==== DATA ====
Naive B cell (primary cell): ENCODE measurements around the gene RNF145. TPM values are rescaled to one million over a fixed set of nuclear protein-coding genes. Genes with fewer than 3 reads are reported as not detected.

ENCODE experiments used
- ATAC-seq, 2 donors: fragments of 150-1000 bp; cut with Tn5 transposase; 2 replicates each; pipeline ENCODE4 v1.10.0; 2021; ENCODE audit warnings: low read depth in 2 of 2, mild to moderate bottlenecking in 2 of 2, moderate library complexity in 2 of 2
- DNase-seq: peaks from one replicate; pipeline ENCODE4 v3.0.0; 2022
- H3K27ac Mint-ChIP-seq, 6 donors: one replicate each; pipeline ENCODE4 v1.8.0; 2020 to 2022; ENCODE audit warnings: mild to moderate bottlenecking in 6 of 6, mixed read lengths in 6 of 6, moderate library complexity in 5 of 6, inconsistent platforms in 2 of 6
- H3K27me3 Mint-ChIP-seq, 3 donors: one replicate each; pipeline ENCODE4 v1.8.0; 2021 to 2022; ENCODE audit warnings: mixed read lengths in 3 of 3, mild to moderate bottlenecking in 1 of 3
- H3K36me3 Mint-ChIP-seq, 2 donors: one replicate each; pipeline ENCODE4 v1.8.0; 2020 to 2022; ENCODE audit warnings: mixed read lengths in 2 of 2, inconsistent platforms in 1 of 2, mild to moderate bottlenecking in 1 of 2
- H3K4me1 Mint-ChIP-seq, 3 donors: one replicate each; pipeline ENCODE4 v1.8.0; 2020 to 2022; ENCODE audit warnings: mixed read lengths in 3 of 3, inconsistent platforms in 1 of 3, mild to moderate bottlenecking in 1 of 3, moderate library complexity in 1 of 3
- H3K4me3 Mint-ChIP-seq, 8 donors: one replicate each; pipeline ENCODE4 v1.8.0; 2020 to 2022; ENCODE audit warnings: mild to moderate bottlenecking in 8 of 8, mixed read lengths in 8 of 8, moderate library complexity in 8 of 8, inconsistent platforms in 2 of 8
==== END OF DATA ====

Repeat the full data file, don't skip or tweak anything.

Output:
Naive B cell (primary cell): ENCODE measurements around the gene RNF145. TPM values are rescaled to one million over a fixed set of nuclear protein-coding genes. Genes with fewer than 3 reads are reported as not detected.

ENCODE experiments used
- ATAC-seq, 2 donors: fragments of 150-1000 bp; cut with Tn5 transposase; 2 replicates each; pipeline ENCODE4 v1.10.0; 2021; ENCODE audit warnings: low read depth in 2 of 2, mild to moderate bottlenecking in 2 of 2, moderate library complexity in 2 of 2
- DNase-seq: peaks from one replicate; pipeline ENCODE4 v3.0.0; 2022
- H3K27ac Mint-ChIP-seq, 6 donors: one replicate each; pipeline ENCODE4 v1.8.0; 2020 to 2022; ENCODE audit warnings: mild to moderate bottlenecking in 6 of 6, mixed read lengths in 6 of 6, moderate library complexity in 5 of 6, inconsistent platforms in 2 of 6
- H3K27me3 Mint-ChIP-seq, 3 donors: one replicate each; pipeline ENCODE4 v1.8.0; 2021 to 2022; ENCODE audit warnings: mixed read lengths in 3 of 3, mild to moderate bottlenecking in 1 of 3
- H3K36me3 Mint-ChIP-seq, 2 donors: one replicate each; pipeline ENCODE4 v1.8.0; 2020 to 2022; ENCODE audit warnings: mixed read lengths in 2 of 2, inconsistent platforms in 1 of 2, mild to moderate bottlenecking in 1 of 2
- H3K4me1 Mint-ChIP-seq, 3 donors: one replicate each; pipeline ENCODE4 v1.8.0; 2020 to 2022; ENCODE audit warnings: mixed read lengths in 3 of 3, inconsistent platforms in 1 of 3, mild to moderate bottlenecking in 1 of 3, moderate library complexity in 1 of 3
- H3K4me3 Mint-ChIP-seq, 8 donors: one replicate each; pipeline ENCODE4 v1.8.0; 2020 to 2022; ENCODE audit warnings: mild to moderate bottlenecking in 8 of 8, mixed read lengths in 8 of 8, moderate library complexity in 8 of 8, inconsistent platforms in 2 of 8